Halloween Ends (2022)
Warning up front, it’s pretty tough to review Halloween Ends without delving into spoilers, both major and minor. The story was kept under wraps prior to release and is only hinted at in the purposely deceptive trailer below, which features lines of dialogue and scenes not in the final movie. So if you want to remain unspoiled stop reading after the trailer.
My quick spoiler-free take: Halloween Ends is a step up from Halloween Kills but that is damning with faint praise. Neither movies come close to the very good Halloween 2018. Ends is better but I wouldn’t call it good. The question you have to ask is, did we really need three movies to tell this story when one would have sufficed and been more satisfying?
It has been four years since the bloody night in 2018 when Michael Myers (James Jude Courtney) returned to Haddonfield and massacred his way through the town and then disappeared without a trace after murdering Laurie’s daughter Karen (Judy Greer). In that time (rather inexplicably) Laurie Strode (Jamie Lee Curtis) has embraced normalcy and left her survivalist fervor from the previous two movies behind.
She now lives in a cozy Haddonfield neighborhood with her granddaughter, Allyson (Andi Matichak), writing a book about her terrifying experiences. In a voiceover as Laurie is reading from her manuacript, she tells us that the new house is just a house and not a trap. This is despite Michael Myers still missing and out on the loose somewhere.
Allyson is working as a nurse at a clinic and meets Corey (Rohan Campbell) a local pariah responsible for the accidental death of a young boy in 2019. Corey is tormented for his role in the accident and Allyson, with a zeal bordering on obsession, sets out to “fix” him. One night some band geeks gang up on Corey and through incredulity stretching coincidence, he finds himself in a drainpipe standing face-to-face with Michael Myers.
Instead of killing him, as he kills everyone, Michael appears to see a kinship of evil in Corey’s eyes. Soon Corey is carrying on Michael’s legacy and taking revenge on those who wronged him. Evil, according to Halloween Ends, is an infection. And Corey has a case of the evils.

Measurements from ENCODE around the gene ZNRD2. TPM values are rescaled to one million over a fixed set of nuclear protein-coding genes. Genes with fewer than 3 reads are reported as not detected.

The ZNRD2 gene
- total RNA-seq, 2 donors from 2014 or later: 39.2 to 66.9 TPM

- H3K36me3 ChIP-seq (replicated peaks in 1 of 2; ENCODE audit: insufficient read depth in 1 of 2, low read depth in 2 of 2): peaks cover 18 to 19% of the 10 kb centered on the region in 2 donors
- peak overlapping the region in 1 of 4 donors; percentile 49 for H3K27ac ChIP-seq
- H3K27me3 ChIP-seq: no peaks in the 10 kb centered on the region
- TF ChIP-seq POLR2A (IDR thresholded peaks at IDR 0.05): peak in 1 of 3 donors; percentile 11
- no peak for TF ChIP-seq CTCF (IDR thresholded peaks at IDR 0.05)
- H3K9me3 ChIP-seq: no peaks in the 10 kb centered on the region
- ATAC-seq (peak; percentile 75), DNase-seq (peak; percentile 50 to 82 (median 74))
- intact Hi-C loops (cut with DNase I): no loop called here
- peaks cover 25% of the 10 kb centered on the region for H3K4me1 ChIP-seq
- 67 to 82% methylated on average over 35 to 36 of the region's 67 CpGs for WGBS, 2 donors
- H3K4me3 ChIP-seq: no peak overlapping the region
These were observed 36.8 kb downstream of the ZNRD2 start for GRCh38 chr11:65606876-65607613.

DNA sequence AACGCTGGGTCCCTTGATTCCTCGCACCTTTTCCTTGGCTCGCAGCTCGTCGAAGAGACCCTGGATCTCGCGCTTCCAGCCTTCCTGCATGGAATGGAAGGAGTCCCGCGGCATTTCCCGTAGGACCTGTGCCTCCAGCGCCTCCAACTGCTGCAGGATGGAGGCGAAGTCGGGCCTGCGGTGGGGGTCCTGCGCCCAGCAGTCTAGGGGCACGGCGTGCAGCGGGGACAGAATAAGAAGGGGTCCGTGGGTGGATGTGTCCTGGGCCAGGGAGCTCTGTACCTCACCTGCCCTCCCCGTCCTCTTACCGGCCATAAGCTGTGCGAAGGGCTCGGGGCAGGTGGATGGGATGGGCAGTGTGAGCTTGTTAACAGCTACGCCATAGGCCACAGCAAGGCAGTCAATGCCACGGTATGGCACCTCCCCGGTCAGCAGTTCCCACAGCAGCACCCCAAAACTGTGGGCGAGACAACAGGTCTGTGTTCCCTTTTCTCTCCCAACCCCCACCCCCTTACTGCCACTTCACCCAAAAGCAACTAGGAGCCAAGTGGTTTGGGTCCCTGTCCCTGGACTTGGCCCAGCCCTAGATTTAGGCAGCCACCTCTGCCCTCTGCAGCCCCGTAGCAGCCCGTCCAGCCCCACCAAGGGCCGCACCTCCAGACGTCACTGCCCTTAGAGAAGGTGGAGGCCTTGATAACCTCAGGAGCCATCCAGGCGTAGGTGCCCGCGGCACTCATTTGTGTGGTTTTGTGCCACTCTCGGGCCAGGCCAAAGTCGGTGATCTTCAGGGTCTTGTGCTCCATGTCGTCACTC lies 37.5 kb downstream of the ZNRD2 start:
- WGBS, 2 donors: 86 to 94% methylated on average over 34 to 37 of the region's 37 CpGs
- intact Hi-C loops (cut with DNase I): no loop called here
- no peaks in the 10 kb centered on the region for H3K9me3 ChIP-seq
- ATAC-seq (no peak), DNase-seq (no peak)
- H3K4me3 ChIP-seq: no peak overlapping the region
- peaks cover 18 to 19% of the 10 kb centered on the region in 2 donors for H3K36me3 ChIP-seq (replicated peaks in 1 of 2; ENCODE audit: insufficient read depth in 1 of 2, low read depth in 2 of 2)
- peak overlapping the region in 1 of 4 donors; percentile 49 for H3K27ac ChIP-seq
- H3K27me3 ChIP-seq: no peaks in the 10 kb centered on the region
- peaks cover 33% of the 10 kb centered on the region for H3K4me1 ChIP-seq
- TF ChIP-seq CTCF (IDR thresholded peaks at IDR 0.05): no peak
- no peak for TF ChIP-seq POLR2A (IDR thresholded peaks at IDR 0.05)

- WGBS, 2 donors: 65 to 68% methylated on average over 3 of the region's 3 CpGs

From the above description, you can probably tell this movie is one hell of a swerve from what you are expecting as a series finale. It takes elements from other movies, most notably John Carpenter’s Christine, Stephen King’s IT, and Friday the 13th Part V: A New Beginning (not exactly a shining gem in that franchise).
How much you enjoy this movie is going to be directly proportional to how much you liked Allyson as a character because she is the lead along with Corey. Their doomed Romeo & Juliet romance takes up the bulk of the slow moving story for better or worse, mostly worse.
Allyson is desperate to leave Haddonfield behind and you can’t blame her for that. Over the course of these movies, the atmosphere of Haddonfield has changed. After the events of the previous bloody night, the town seems to blame Laurie for goading Michael to attack, leading to all the deaths. Corey is harassed everywhere he goes because of a tragic accident.
The town has turned mean, similar to Derry, Maine in IT. The unspoken cause is the unseen but powerful evil of Michael Myers as he hides in a sewer snatching unsuspecting victims. His evil, similar to Pennywise the Clown, has bled out and infected the town. It’s an ugly place and so are its citizens.
This gets deeper into spoiler territory, but Michael Myers kills a grand total of one person in Halloween Ends unassisted. In his epic swan song, this grand hyped conclusion, he is on screen for maybe ten minutes. He doesn’t even appear on screen until almost an hour into the two-hour runtime.
Almost all of his screen time is for the finale which, while well-staged, is basically a remix of the same battle in Halloween 2018. The absence of Michael Myers is one of the most bizarre choices screenwriters David Gordon Green (returning to direct), Paul Brad Logan, Chris Bernier, and Danny McBride make here. Relegating Michael Myers to an extended cameo in the series finale is certainly a choice. Regardless, it’s a gamble that doesn’t work. Most of the killing is done by Corey who morphs into a motorcycle-riding bad boy through the course of his spree. Evil looks good on him!